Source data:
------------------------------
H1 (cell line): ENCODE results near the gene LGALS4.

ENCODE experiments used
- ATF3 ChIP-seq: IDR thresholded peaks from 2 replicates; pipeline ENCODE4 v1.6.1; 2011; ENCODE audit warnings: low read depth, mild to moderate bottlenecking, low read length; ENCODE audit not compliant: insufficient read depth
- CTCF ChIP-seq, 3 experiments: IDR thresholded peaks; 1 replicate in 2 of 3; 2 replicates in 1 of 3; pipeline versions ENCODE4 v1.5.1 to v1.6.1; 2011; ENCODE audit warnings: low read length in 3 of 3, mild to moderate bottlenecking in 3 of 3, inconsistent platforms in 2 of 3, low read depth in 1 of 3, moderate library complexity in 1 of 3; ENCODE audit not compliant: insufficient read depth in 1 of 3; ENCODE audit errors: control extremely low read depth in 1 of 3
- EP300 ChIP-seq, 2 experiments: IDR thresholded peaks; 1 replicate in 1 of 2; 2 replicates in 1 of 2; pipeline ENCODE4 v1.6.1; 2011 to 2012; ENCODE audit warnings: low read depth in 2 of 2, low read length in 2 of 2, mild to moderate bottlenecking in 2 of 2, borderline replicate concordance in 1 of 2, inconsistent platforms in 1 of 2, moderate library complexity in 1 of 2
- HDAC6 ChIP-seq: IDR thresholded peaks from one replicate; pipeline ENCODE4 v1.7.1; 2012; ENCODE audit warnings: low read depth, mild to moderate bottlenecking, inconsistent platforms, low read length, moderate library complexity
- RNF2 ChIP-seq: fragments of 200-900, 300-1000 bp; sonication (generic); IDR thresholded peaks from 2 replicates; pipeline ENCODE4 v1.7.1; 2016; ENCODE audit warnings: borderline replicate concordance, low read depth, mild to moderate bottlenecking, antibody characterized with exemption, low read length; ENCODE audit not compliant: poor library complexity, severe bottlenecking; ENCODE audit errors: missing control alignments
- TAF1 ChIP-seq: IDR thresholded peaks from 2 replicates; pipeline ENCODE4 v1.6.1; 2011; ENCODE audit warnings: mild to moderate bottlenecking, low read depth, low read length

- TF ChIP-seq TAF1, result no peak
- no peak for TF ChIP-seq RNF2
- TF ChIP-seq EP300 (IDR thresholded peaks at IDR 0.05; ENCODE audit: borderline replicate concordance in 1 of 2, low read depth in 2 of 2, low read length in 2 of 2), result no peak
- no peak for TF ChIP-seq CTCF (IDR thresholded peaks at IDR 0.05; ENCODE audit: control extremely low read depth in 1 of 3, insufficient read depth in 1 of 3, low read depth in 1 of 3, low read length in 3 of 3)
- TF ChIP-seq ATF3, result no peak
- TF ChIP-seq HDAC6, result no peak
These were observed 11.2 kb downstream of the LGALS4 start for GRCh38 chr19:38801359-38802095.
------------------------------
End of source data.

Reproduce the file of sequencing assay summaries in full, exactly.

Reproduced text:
H1 (cell line): ENCODE results near the gene LGALS4.

ENCODE experiments used
- ATF3 ChIP-seq: IDR thresholded peaks from 2 replicates; pipeline ENCODE4 v1.6.1; 2011; ENCODE audit warnings: low read depth, mild to moderate bottlenecking, low read length; ENCODE audit not compliant: insufficient read depth
- CTCF ChIP-seq, 3 experiments: IDR thresholded peaks; 1 replicate in 2 of 3; 2 replicates in 1 of 3; pipeline versions ENCODE4 v1.5.1 to v1.6.1; 2011; ENCODE audit warnings: low read length in 3 of 3, mild to moderate bottlenecking in 3 of 3, inconsistent platforms in 2 of 3, low read depth in 1 of 3, moderate library complexity in 1 of 3; ENCODE audit not compliant: insufficient read depth in 1 of 3; ENCODE audit errors: control extremely low read depth in 1 of 3
- EP300 ChIP-seq, 2 experiments: IDR thresholded peaks; 1 replicate in 1 of 2; 2 replicates in 1 of 2; pipeline ENCODE4 v1.6.1; 2011 to 2012; ENCODE audit warnings: low read depth in 2 of 2, low read length in 2 of 2, mild to moderate bottlenecking in 2 of 2, borderline replicate concordance in 1 of 2, inconsistent platforms in 1 of 2, moderate library complexity in 1 of 2
- HDAC6 ChIP-seq: IDR thresholded peaks from one replicate; pipeline ENCODE4 v1.7.1; 2012; ENCODE audit warnings: low read depth, mild to moderate bottlenecking, inconsistent platforms, low read length, moderate library complexity
- RNF2 ChIP-seq: fragments of 200-900, 300-1000 bp; sonication (generic); IDR thresholded peaks from 2 replicates; pipeline ENCODE4 v1.7.1; 2016; ENCODE audit warnings: borderline replicate concordance, low read depth, mild to moderate bottlenecking, antibody characterized with exemption, low read length; ENCODE audit not compliant: poor library complexity, severe bottlenecking; ENCODE audit errors: missing control alignments
- TAF1 ChIP-seq: IDR thresholded peaks from 2 replicates; pipeline ENCODE4 v1.6.1; 2011; ENCODE audit warnings: mild to moderate bottlenecking, low read depth, low read length

- TF ChIP-seq TAF1, result no peak
- no peak for TF ChIP-seq RNF2
- TF ChIP-seq EP300 (IDR thresholded peaks at IDR 0.05; ENCODE audit: borderline replicate concordance in 1 of 2, low read depth in 2 of 2, low read length in 2 of 2), result no peak
- no peak for TF ChIP-seq CTCF (IDR thresholded peaks at IDR 0.05; ENCODE audit: control extremely low read depth in 1 of 3, insufficient read depth in 1 of 3, low read depth in 1 of 3, low read length in 3 of 3)
- TF ChIP-seq ATF3, result no peak
- TF ChIP-seq HDAC6, result no peak
These were observed 11.2 kb downstream of the LGALS4 start for GRCh38 chr19:38801359-38802095.